Earth-shaking Selfies

myshakeMyShake is a phone app that can sense earthquakes. This is a cool idea, one that others have tried and failed to perfect, but now it seems to be living the promise. Folks at UCLA Berkeley 0ffer a free bit of software for your phone. It’s an accelerometer that “records earthquakes as they happen”. The only thing that would be better would be an app that recorded earthquakes the day before they happened. But for that, you’ll probably need an I-phone upgrade and about a century of new earth-science discoveries.

Qingkai Kong, one of the scientists responsible for the MyShake app says that separating noise from seismic events in real time required neural network training which appears to have succeeded. The problem with a device like this, of course, is that every train or bus ride, every hike, and every incoming call may be interpreted as an earthquake. The software is now able to subtract such random noise. Coupled with hundreds of other localized users, such noise is very easily filtered out and a quake’s vibration becomes unmistakable. With enough apps, epicenters are triangulated and the earthquake’s magnitude and s-wave speed can be calculated.

MyShake app tests in the lab: X and Y components of accelerometer are horizontal; the Z-waveform is due to vertical acceleration of 0.5g.

MyShake app lab test: X and Y components from the accelerometer are horizontal; the Z-waveform is due to vertical acceleration of 0.5g.

There are now 200,000 MyShake apps in use. The software is free and the next iteration is supposed to have an early warning signal – if phones located a hundred kilometres away from you sense an earthquake, your phone will blast a siren advising you to crawl under a table or stop your car. There might be a minute of advance notice – lifesaving in some cases.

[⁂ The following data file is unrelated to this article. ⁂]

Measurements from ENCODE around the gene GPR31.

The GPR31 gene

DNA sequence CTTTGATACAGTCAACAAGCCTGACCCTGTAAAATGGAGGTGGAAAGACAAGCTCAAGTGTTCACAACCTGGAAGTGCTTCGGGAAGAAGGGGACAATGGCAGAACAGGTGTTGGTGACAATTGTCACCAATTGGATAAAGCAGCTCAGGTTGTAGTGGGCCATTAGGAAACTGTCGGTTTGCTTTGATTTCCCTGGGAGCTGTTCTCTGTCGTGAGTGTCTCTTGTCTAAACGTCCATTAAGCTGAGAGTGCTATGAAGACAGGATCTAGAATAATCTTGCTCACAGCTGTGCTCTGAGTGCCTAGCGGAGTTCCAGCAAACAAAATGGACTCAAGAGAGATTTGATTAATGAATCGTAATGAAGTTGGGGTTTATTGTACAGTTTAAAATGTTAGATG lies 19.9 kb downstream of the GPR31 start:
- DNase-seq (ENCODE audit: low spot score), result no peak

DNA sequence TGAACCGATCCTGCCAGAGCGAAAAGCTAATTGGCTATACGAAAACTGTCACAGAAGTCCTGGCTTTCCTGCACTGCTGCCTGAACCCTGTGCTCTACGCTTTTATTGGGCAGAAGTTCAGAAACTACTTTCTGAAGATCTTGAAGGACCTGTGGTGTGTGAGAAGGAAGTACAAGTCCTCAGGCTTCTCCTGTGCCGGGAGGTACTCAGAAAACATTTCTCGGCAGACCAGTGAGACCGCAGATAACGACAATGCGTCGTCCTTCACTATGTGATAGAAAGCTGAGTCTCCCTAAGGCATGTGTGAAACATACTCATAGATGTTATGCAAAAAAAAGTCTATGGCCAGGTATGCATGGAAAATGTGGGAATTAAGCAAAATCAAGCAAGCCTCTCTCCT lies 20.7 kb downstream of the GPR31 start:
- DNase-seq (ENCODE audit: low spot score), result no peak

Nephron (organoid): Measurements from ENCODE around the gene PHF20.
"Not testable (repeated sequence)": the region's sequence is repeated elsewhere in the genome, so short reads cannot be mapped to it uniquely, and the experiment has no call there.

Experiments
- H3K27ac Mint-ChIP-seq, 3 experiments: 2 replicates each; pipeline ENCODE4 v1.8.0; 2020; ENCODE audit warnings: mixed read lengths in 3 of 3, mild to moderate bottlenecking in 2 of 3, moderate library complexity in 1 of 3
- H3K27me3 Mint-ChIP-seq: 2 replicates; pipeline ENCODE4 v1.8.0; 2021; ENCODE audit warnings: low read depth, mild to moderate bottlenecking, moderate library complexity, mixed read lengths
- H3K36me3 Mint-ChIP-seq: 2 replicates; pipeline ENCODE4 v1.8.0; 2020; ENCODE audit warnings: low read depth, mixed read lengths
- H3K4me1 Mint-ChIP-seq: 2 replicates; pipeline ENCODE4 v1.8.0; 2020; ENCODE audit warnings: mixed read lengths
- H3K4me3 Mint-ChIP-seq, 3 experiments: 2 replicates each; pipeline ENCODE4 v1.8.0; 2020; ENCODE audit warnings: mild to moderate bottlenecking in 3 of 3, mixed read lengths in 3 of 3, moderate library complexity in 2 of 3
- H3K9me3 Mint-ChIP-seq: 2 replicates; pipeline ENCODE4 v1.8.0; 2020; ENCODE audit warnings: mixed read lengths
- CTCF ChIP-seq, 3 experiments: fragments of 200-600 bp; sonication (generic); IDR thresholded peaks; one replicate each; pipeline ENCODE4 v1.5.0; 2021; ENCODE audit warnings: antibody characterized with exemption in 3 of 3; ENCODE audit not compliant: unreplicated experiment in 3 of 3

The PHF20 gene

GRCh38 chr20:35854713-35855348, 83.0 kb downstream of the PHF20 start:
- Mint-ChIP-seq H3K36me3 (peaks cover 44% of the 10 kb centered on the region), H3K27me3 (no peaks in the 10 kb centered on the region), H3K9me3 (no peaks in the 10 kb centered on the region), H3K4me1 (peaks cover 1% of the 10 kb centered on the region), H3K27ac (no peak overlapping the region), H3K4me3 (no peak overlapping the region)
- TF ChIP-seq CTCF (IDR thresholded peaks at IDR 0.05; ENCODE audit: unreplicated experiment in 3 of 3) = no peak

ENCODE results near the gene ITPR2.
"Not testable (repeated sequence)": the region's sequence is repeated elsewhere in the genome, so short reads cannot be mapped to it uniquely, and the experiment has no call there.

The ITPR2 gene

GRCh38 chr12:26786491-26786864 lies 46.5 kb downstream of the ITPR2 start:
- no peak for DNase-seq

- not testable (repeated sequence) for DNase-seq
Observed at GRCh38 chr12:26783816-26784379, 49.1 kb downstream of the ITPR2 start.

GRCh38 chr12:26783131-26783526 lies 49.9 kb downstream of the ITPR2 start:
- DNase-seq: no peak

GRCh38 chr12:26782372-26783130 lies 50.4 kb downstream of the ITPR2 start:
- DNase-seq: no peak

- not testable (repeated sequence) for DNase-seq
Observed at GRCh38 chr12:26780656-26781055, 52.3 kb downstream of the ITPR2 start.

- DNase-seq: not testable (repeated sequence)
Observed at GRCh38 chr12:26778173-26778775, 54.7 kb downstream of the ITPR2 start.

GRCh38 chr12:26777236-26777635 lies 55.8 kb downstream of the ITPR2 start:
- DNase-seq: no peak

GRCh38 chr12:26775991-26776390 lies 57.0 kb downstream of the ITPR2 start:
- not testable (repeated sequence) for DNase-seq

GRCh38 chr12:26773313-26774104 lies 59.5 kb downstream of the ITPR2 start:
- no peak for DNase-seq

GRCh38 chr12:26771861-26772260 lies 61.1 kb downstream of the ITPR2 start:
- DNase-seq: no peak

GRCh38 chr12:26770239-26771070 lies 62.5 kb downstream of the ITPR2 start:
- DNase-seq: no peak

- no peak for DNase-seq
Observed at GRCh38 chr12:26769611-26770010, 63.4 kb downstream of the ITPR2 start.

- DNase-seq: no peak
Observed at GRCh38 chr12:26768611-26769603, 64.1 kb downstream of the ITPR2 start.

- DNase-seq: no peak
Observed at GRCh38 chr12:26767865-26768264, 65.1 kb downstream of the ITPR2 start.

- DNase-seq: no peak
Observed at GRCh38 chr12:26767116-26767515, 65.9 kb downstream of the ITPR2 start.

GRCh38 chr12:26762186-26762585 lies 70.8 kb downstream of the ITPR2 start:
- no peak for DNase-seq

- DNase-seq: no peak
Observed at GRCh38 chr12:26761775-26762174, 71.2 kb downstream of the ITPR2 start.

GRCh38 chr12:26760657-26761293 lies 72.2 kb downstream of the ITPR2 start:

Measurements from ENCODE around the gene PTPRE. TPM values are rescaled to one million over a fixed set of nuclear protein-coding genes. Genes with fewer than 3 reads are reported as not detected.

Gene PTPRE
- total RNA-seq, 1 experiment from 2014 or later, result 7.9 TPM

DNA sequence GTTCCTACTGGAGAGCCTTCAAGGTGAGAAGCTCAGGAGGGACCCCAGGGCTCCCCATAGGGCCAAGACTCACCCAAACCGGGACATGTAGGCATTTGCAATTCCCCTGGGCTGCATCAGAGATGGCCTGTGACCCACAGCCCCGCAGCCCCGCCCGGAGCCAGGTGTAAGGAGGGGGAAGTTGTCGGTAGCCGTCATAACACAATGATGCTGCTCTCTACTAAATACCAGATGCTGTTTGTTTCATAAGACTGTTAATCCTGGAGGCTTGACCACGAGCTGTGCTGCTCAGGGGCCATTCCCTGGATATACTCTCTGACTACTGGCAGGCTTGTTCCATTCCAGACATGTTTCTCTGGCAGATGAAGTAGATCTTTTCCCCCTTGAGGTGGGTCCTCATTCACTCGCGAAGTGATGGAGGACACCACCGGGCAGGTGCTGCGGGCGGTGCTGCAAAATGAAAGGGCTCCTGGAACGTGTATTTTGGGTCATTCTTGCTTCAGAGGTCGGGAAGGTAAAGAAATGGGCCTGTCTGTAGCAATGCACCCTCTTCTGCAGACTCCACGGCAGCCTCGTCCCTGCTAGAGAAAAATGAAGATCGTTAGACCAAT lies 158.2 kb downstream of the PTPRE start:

Here’s how the inventors describe their device:

“We show that smartphones can record magnitude 5 earthquakes at distances of 10 km or less and develop an on-phone detection capability to separate earthquakes from other everyday shakes. Our proof-of-concept system then collects earthquake data at a central site where a network detection algorithm confirms that an earthquake is under way and estimates the location and magnitude in real time. This information can then be used to issue an alert of forthcoming ground shaking.”

 The next adaptation should include a stabilizing selfie-arm that jumps out of the phone so users may film their expressions as the world shakes around them. If the makers add that feature, there will be a million narcissistic downloaders registering the app.

About Ron Miksha

Ron Miksha is a bee ecologist working at the University of Calgary. He is also a geophysicist and does a bit of science writing and blogging. Ron has worked as a radio broadcaster, a beekeeper, and Earth scientist. (Ask him about seismic waves.) He's based in Calgary, Alberta, Canada.
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